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The following questions and answers are excerpted from a conversation that followed the NBR screening of Fading Gigolo.

Let’s talk about the story. What inspired this script?

I’ve always liked movies about streetwalkers. I mean, there’s been so many of them, from every culture—from Frank Capra, to Mizoguchi, to Buñuel, Fellini, Pakula… on and on and on. Midnight Cowboy, of course. So, my first idea was that Woody and I would be good as…a team…of some sort. I thought that we’d maybe have good chemistry together. I didn’t know for sure, but I thought it was possible: We were different enough that something might be there. And I had a friend who owned a bookstore (and who also had an African-American girlfriend who had some kids), and he lost his store. And I thought about how people have to reinvent themselves… and what if Woody and I had to reinvent ourselves in the sex business! Woody thought that was a good idea, as it happened. And he offered to give me feedback on the script, and we went from there. He liked the character of Avigal—I originally had a nun, an old nun, and a Hasidic woman. I thought that a movie about sex should have religion. That’s how I think! I like movies about nuns. So I did a lot of research about Hasidic people in New York, and really tried to understand the women who grow up in those communities.

I thought that a movie about sex should have religion

The scenes with Vanessa Paradis were so moving. Can you talk about working with her?

Well, you never try to go for the result of a scene; you try to create the environment where something like that can occur. She was nervous about the scene on the massage table. I told her, “Don’t worry about it. What kind of music do you want to listen to?” And I put the music in her ear and said, “Wait until we do your close-up, you’ll see what happens.” She was great. Many times in movies you see people cry, but you can also see them working towards it. Watch a documentary, and the person is doing everything not to do that. And what you see in the movie, that’s her first take, that close-up. It’s like a car accident, like watching her face fall apart. And then she was able to repeat it, but I wanted to catch the moment when there was this conflict of things going on and you don’t see her trying. You see her just taking it in and trying not to. That happened one time. And she can do it again, but not quite in the same way. I felt, when we were shooting that, I actually felt like I maybe even wanted to stop filming, it was almost too much.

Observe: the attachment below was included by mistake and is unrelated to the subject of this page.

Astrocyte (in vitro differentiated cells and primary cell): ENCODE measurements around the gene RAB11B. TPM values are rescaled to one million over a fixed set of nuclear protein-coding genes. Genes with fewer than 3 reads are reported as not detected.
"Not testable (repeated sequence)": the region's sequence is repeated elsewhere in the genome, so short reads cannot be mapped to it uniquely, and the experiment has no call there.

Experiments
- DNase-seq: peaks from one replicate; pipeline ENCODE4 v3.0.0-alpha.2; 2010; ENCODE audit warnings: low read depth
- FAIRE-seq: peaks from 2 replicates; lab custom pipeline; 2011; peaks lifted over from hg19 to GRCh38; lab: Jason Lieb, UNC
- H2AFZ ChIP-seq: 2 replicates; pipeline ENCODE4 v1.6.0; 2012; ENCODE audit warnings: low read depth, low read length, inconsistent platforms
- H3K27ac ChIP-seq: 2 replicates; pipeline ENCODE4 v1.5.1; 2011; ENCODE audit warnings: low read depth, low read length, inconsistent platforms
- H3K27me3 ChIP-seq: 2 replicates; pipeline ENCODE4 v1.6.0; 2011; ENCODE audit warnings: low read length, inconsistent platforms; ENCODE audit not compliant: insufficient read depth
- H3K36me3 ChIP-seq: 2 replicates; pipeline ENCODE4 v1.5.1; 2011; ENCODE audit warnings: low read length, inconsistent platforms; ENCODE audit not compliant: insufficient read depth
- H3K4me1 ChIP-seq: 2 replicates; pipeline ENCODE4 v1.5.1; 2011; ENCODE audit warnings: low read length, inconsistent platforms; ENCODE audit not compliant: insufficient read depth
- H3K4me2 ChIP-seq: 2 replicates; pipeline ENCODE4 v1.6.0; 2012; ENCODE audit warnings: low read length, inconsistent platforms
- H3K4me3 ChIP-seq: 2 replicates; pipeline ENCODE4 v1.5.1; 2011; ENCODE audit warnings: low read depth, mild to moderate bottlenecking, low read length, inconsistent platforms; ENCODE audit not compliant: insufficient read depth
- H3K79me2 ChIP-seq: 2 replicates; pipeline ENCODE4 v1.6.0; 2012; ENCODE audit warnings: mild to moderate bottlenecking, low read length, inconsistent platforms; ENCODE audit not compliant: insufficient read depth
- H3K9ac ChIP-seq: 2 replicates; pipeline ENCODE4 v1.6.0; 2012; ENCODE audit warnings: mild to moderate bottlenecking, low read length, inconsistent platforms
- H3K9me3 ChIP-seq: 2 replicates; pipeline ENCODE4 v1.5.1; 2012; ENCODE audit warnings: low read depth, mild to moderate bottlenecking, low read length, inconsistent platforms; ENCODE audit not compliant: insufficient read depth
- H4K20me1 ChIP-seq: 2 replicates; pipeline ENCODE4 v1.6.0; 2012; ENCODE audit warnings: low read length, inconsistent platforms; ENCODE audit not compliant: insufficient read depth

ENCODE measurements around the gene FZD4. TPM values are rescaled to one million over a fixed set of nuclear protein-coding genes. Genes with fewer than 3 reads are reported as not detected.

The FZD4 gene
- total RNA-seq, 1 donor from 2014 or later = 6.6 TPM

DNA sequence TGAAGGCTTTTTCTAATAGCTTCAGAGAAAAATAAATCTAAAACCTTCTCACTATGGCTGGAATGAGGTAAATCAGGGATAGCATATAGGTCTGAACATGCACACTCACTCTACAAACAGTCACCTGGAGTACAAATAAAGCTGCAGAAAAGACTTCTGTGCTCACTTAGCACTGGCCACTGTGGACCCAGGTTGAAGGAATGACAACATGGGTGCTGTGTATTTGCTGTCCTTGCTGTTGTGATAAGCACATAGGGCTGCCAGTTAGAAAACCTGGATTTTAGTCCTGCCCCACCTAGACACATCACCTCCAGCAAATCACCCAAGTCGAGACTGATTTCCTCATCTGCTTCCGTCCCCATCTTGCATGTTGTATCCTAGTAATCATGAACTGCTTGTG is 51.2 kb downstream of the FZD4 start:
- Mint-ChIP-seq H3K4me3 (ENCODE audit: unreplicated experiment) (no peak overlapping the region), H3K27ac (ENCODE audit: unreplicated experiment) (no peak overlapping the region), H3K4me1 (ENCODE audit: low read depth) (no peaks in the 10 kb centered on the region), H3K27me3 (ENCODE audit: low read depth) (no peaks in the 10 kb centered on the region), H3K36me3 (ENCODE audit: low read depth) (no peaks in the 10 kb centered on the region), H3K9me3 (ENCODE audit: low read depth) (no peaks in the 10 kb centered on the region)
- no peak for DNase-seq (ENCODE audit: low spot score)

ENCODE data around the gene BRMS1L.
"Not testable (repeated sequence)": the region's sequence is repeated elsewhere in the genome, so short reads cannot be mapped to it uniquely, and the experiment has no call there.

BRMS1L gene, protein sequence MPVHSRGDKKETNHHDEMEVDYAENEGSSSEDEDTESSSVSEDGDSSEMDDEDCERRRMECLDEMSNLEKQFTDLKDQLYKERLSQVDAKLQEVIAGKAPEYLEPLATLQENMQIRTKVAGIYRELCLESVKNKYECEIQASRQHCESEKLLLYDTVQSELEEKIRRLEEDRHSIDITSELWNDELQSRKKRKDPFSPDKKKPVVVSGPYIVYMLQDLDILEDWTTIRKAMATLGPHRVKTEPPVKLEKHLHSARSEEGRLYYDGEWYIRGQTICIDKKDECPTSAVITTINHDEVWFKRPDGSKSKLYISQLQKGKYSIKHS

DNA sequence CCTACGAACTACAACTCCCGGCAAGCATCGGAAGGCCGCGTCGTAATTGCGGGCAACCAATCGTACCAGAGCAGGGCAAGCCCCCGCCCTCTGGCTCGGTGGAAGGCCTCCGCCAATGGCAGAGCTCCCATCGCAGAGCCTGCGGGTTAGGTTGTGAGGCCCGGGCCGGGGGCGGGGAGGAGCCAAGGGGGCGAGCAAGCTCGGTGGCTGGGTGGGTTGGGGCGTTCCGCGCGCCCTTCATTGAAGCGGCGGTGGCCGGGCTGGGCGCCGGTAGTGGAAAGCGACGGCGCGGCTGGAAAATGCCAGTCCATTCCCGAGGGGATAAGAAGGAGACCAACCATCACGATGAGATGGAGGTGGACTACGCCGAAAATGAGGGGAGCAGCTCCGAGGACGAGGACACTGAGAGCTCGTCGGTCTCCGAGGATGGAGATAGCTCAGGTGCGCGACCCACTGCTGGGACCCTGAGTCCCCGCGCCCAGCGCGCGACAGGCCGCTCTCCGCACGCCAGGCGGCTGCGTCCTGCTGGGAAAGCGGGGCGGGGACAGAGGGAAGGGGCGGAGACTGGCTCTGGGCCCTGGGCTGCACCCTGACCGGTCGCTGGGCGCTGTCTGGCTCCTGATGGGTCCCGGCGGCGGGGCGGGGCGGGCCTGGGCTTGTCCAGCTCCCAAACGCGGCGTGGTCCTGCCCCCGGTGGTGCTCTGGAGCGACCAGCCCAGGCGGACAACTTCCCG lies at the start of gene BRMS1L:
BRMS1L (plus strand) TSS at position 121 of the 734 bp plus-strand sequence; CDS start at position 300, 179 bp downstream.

And she also trusted you as a director?

Oh yeah, we have a great relationship. You know, she’s been famous since she was 14 years old, and she doesn’t have a spoiled bone in her body. It’s really something. You just don’t see people like that. And everyone on set felt that way about her. She just embodied everything about the character – the wig, the shoes, the stockings. I had that coat made for her because I wanted her to be like Joan of Arc. And I always thought from the beginning, the scene with the wig would be a big moment. It’s almost like taking someone’s clothes off. My older son and Woody loved that in the first draft, and when they both liked that, I knew I had to develop her character.